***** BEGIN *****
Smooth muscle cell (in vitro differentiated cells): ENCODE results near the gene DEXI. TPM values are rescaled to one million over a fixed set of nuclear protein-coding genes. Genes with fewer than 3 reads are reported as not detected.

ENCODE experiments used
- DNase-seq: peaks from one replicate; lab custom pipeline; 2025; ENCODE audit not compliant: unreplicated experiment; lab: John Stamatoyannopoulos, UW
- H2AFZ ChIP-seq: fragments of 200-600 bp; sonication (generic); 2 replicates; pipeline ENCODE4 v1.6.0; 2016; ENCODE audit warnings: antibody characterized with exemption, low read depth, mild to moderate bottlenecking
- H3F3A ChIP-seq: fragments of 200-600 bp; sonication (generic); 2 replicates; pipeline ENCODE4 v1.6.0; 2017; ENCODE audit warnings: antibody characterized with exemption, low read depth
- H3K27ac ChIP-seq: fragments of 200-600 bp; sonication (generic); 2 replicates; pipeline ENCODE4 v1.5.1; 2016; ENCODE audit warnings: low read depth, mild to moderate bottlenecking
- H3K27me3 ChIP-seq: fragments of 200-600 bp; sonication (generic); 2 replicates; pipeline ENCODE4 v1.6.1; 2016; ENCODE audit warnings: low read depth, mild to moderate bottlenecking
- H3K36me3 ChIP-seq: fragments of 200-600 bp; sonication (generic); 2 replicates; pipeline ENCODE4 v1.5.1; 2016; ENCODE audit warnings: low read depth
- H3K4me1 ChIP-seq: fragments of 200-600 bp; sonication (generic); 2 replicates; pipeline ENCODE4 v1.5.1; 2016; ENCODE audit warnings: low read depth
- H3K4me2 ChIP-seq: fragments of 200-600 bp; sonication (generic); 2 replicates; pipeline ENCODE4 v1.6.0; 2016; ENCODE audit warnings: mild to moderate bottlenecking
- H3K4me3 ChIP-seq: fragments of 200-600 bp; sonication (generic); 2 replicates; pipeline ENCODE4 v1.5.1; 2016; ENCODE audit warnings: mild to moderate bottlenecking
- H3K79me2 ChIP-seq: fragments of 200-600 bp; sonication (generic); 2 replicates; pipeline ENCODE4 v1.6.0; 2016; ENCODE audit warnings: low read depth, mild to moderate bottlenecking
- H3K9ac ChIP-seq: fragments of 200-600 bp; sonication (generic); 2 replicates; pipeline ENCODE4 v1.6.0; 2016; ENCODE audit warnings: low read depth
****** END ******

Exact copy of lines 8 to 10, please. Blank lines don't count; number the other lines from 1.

- H3K36me3 ChIP-seq: fragments of 200-600 bp; sonication (generic); 2 replicates; pipeline ENCODE4 v1.5.1; 2016; ENCODE audit warnings: low read depth
- H3K4me1 ChIP-seq: fragments of 200-600 bp; sonication (generic); 2 replicates; pipeline ENCODE4 v1.5.1; 2016; ENCODE audit warnings: low read depth
- H3K4me2 ChIP-seq: fragments of 200-600 bp; sonication (generic); 2 replicates; pipeline ENCODE4 v1.6.0; 2016; ENCODE audit warnings: mild to moderate bottlenecking